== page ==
Master Gichin Funakoshi
There are four major styles of Karate today:-
Shotokan-ryu, which was founded by Gichin Funakoshi in Tokyo in 1938. Funakoshi is considered to be the founder of modern karate. Born in Okinawa, he began to study karate with Yasutsune Azato, one of Okinawa's greatest experts in the art. In 1921 Funakoshi first introduced Karate to Tokyo. In 1936, at nearly 70 years of age, he opened his own training hall. The dojo was called Shotokan after the pen name used by Funakoshi to sign poems written in his youth. Shotokan Karate was influenced directly by Shuri-te (Shorin-ryu), and is characterized by powerful linear techniques and deep strong stances. This style was one of the first styles to be introduced to Japan in the 1920's. Powerful kata such as Bassai (Shuri-te) are typical of this style.
Shito-ryu, was founded by Kenwa Mabuni (1887-1952) in 1928. It was influenced directly by both Naha-te and Shuri-te (Shorin-ryu and Shorei-ryu). The name Shito is constructively derived from the combination of the Japanese characters of Mabuni's teachers' names - Yasutsune "Anko" Itosu and Kanryo Higa'shi'onna. Shito-ryu is fast, but is still powerful and artistic. Shito-ryu schools use a large number of kata, about fifty, and is characterized by an emphasis on power in the execution of techniques. Its kata include the same kata as Shotokan-ryu and Goju-ryu, as well as some artistic Chinese white crane kata such as Nipaipo. Shito-ryu also practices with Kobudo (weapon arts) and sometimes Iaido (sword arts) as part of the style, which makes Shito-ryu fairly unique among the modern Karate styles.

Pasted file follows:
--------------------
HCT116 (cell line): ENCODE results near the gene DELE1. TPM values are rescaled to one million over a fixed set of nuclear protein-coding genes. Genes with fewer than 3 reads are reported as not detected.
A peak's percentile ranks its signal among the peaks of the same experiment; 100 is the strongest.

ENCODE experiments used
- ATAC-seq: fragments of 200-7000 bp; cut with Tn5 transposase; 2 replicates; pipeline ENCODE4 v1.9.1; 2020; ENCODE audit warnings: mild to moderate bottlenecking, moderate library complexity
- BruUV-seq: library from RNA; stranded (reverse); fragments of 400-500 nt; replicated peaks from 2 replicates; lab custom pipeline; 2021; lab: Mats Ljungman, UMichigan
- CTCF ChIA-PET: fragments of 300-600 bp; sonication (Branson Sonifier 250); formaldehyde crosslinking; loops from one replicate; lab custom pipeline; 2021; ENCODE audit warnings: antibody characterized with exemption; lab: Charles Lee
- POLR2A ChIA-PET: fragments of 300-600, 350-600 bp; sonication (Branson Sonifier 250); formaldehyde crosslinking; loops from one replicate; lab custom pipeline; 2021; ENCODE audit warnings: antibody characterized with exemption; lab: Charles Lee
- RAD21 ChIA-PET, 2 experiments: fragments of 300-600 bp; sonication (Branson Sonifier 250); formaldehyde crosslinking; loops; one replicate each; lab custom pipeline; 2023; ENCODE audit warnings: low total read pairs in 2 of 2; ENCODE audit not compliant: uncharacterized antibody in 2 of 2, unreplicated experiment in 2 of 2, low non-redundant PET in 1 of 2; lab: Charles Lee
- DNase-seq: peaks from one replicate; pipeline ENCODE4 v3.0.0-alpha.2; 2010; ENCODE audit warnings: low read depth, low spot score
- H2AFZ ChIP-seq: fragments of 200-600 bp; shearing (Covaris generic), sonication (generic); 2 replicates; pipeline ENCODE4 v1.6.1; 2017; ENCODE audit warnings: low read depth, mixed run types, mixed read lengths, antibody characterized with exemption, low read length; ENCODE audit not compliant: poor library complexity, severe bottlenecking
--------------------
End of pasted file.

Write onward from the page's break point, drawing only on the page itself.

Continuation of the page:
Goju-ryu, which was founded by Chojun Miyagi (1888-1953). Its popularity due to the success of Kanryo Higashionna (1853-1915). Higashionna opened a dojo in Naha using eight forms brought from China. His student, Chojun Miyagi founded Goju-ryu, 'hard soft way' in 1930. In Goju-ryu much emphasis is placed on combining soft circular blocking techniques with quick strong counter attacks delivered in rapid succession. It came from Shorei-ryu (from Naha-te and Tomari-te), which utilize up and down stances and internal breathing power (known as "hard and soft" techniques). Kata such as Sanchin (Naha-te) and Rohai (Tomari-te) demonstrate this techniques well.
Wado-ryu, "way of peace and harmony", founded by by Hironori Ohtsuka, a student of Gichin Funakoshi, in 1939. This style of karate combines basic movements of jujitsu with techniques of evasion, putting a strong emphasis on softness and the way of harmony or spiritual discipline. Wado kai or ryu is one of the four major styles of karate in Japan. Trained in classical bujutsu (the techniques of the samurai), Sensei Ohtsuka applied this outlook and experience to his teachings. Some of the harsher resistive or hard contact elements of sparring technique, typical of many karate styles, are not present in Wado. Sensei Ohtsuka rejected hardening certain parts of the body, such as hand conditioning, as useless preparation. The current head of Wado Kai karate for North America is one of Ohtsuka Sensei's senior students, Sensei Masaru Shintani.